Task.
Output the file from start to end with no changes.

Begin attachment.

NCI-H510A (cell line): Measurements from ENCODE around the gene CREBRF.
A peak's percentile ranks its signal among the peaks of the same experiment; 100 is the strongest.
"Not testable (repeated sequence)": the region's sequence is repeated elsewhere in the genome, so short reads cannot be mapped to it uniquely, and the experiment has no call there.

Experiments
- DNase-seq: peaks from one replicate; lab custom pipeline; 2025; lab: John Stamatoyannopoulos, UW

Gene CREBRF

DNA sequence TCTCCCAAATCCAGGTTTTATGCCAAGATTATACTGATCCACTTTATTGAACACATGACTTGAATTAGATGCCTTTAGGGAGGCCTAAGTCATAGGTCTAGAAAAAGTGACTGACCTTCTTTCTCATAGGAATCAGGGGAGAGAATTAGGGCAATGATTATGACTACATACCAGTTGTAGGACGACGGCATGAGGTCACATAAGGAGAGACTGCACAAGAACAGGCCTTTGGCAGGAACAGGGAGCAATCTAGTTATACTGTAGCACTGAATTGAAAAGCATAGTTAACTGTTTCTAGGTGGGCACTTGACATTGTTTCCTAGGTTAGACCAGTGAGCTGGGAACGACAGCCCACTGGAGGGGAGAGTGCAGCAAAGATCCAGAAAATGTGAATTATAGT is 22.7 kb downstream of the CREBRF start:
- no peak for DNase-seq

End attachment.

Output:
NCI-H510A (cell line): Measurements from ENCODE around the gene CREBRF.
A peak's percentile ranks its signal among the peaks of the same experiment; 100 is the strongest.
"Not testable (repeated sequence)": the region's sequence is repeated elsewhere in the genome, so short reads cannot be mapped to it uniquely, and the experiment has no call there.

Experiments
- DNase-seq: peaks from one replicate; lab custom pipeline; 2025; lab: John Stamatoyannopoulos, UW

Gene CREBRF

DNA sequence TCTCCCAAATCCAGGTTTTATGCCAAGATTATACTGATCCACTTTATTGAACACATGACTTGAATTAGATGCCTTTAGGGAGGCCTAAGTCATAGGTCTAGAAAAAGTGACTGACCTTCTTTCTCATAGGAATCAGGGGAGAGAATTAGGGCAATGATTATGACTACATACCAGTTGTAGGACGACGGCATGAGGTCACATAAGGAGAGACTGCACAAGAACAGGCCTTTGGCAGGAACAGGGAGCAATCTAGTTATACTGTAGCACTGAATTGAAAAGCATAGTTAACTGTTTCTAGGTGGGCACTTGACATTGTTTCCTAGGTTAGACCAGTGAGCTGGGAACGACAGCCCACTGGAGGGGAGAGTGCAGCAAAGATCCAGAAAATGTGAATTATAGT is 22.7 kb downstream of the CREBRF start:
- no peak for DNase-seq